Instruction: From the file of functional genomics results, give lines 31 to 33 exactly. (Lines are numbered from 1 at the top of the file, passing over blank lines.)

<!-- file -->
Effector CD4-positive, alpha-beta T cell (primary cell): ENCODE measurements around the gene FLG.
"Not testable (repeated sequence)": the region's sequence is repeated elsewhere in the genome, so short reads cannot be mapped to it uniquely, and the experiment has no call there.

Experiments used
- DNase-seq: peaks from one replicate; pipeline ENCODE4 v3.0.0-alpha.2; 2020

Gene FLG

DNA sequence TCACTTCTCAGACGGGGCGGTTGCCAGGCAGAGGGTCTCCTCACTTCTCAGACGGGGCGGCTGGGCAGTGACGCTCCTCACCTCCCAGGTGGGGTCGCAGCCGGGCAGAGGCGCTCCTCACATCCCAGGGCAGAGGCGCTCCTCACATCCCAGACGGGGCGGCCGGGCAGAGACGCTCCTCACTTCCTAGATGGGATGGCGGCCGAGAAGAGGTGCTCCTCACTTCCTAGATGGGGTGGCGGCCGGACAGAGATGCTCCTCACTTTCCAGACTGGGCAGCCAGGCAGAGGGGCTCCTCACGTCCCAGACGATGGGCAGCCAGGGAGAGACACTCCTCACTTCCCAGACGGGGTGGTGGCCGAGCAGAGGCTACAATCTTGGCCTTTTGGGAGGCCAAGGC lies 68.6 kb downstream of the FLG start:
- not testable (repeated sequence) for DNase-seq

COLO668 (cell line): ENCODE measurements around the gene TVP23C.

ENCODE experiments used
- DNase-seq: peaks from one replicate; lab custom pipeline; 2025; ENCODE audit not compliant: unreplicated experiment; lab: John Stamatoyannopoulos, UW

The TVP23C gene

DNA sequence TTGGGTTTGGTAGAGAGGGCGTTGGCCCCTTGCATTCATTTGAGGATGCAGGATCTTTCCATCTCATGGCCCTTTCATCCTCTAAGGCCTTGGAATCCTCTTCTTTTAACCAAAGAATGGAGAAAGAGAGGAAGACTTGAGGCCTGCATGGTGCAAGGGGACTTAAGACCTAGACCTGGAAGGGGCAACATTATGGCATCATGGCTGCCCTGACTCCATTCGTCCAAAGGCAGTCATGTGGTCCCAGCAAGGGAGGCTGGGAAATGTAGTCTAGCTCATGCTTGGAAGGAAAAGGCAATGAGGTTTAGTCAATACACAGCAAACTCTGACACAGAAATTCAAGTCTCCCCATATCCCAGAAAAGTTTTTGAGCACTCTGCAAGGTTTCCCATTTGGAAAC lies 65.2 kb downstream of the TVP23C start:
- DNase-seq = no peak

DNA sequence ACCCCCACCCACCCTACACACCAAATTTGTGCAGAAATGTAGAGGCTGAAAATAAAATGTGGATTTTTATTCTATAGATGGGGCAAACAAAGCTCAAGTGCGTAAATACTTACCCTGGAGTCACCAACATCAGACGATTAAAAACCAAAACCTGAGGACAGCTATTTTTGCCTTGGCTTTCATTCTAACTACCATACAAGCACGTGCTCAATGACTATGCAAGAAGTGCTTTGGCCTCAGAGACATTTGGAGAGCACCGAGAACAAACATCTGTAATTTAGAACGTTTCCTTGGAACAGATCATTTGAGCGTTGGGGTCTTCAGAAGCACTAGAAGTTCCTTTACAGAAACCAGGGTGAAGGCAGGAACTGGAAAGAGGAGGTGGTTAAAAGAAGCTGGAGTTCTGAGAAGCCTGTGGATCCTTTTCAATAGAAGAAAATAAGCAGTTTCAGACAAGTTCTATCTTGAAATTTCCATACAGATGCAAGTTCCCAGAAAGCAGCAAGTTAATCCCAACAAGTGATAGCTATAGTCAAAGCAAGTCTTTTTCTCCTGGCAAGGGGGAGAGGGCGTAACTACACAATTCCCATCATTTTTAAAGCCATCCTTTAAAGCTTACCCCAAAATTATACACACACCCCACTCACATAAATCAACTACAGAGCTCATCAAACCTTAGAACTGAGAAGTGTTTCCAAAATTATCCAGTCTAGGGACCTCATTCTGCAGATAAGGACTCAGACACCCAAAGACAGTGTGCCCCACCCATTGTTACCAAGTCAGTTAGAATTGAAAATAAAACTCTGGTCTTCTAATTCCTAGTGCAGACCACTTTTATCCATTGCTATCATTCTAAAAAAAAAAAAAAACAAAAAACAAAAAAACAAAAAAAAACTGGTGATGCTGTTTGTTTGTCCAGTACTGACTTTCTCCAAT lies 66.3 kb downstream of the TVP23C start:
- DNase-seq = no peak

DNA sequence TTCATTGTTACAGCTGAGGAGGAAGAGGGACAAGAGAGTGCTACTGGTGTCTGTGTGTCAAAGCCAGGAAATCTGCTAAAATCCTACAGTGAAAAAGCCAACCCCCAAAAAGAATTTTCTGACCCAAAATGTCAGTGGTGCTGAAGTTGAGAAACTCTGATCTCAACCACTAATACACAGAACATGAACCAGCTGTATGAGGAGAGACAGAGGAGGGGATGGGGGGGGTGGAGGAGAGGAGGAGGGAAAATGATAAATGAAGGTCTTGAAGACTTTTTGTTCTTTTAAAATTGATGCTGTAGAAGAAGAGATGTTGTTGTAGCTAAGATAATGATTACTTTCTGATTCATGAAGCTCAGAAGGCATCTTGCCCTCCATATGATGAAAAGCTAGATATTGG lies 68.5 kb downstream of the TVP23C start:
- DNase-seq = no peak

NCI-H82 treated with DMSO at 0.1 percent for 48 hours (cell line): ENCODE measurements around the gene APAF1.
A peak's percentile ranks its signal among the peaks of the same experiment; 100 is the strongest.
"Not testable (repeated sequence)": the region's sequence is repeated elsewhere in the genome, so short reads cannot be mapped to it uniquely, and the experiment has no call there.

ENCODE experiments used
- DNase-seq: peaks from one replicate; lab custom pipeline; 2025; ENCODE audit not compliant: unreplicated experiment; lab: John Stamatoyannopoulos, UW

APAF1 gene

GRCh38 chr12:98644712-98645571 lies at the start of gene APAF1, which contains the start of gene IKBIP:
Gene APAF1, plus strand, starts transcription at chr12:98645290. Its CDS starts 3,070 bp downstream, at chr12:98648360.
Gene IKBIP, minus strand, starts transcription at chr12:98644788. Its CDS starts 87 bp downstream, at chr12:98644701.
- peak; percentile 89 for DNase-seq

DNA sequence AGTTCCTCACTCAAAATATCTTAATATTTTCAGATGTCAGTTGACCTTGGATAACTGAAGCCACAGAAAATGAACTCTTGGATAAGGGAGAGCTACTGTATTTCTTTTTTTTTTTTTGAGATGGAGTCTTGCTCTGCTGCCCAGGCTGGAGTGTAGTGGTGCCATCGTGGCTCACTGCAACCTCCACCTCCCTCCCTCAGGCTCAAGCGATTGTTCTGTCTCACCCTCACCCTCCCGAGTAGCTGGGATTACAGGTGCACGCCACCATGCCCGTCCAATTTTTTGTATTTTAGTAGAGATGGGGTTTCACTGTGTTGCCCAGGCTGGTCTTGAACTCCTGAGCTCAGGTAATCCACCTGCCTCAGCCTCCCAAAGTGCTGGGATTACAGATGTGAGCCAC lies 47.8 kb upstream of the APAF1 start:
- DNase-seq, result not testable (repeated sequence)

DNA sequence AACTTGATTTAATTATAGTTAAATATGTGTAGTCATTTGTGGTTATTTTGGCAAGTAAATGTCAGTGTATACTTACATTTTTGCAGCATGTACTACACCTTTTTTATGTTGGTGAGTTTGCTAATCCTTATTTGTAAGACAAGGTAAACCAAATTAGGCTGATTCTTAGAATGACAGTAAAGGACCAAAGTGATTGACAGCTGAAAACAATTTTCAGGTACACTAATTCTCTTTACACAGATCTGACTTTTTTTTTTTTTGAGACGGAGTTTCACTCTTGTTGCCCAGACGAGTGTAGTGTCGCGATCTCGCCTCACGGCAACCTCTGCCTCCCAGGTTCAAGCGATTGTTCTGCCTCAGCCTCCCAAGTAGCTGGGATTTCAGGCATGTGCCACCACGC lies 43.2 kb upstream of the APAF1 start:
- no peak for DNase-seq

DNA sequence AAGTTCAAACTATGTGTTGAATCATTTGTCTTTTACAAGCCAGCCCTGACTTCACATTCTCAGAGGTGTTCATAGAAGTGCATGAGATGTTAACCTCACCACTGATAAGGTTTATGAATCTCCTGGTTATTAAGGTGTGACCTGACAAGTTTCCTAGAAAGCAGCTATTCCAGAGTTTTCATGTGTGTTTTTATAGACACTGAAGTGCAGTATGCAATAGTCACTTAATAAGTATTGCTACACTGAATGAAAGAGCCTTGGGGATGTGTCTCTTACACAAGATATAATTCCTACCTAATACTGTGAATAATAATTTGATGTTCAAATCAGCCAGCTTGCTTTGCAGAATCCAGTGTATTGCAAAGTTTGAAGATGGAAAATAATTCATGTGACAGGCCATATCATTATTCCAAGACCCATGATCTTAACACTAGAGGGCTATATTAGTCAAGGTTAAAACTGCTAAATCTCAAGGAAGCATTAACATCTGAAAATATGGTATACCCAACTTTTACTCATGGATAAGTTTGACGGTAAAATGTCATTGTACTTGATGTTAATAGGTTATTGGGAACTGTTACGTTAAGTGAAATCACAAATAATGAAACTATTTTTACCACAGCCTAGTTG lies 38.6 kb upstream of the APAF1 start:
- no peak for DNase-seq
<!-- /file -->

- no peak for DNase-seq

DNA sequence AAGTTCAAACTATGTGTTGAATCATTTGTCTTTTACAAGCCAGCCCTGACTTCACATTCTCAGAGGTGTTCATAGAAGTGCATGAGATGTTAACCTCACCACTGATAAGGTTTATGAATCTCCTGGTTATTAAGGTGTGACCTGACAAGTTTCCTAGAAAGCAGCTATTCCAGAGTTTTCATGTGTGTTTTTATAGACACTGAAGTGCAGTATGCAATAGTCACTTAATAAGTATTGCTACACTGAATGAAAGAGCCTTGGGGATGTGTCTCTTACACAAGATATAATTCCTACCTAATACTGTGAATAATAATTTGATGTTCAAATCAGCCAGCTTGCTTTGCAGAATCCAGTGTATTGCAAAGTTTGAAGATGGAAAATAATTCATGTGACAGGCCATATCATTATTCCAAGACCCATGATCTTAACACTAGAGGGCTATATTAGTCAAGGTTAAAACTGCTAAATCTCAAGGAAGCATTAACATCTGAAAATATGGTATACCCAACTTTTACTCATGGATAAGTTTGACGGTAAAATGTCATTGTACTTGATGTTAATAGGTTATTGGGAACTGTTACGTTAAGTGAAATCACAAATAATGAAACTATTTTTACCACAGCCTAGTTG lies 38.6 kb upstream of the APAF1 start:
- no peak for DNase-seq